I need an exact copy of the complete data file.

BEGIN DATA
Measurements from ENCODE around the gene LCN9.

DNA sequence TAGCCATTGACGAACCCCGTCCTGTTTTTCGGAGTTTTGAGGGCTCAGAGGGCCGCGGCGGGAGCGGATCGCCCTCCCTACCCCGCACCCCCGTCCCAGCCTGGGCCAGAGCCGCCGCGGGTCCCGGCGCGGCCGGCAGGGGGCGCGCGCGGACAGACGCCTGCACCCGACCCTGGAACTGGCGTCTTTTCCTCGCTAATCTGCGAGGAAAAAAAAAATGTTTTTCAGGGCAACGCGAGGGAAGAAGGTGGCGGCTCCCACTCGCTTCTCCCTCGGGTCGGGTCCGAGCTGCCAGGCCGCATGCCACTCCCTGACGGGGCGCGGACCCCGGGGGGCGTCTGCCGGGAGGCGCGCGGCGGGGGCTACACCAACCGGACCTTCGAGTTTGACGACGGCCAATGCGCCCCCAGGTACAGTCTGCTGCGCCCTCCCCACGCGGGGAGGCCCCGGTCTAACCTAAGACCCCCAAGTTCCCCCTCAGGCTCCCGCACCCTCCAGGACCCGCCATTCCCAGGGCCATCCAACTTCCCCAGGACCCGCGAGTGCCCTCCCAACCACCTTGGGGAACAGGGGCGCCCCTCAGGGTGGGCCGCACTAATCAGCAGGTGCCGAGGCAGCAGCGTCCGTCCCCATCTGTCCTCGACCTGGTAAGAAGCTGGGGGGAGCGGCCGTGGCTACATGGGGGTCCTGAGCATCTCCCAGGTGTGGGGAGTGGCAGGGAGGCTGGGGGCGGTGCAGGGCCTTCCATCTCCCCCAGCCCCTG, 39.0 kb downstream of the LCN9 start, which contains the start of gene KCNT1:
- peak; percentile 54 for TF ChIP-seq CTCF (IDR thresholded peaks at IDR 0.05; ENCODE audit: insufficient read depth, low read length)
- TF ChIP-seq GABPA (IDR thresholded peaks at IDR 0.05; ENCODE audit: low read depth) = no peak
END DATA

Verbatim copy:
Measurements from ENCODE around the gene LCN9.

DNA sequence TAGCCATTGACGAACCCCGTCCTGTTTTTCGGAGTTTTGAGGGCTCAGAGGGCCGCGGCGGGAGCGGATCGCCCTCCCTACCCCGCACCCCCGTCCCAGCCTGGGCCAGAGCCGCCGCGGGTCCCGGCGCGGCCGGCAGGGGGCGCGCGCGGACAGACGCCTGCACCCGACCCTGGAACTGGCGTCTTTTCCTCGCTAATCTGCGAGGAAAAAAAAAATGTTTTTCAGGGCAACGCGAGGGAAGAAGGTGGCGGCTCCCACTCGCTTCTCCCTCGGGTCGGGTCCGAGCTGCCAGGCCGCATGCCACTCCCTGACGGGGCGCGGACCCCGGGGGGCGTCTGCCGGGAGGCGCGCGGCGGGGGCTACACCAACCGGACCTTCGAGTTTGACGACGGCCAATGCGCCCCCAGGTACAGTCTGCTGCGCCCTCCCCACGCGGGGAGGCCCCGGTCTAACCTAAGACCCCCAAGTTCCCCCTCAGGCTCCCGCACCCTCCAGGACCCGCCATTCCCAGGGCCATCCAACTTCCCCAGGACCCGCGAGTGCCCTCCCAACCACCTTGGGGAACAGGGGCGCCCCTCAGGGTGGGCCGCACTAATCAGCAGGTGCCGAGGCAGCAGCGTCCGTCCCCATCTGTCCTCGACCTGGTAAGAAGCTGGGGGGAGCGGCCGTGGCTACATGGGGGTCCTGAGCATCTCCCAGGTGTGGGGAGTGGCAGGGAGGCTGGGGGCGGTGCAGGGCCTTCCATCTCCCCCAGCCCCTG, 39.0 kb downstream of the LCN9 start, which contains the start of gene KCNT1:
- peak; percentile 54 for TF ChIP-seq CTCF (IDR thresholded peaks at IDR 0.05; ENCODE audit: insufficient read depth, low read length)
- TF ChIP-seq GABPA (IDR thresholded peaks at IDR 0.05; ENCODE audit: low read depth) = no peak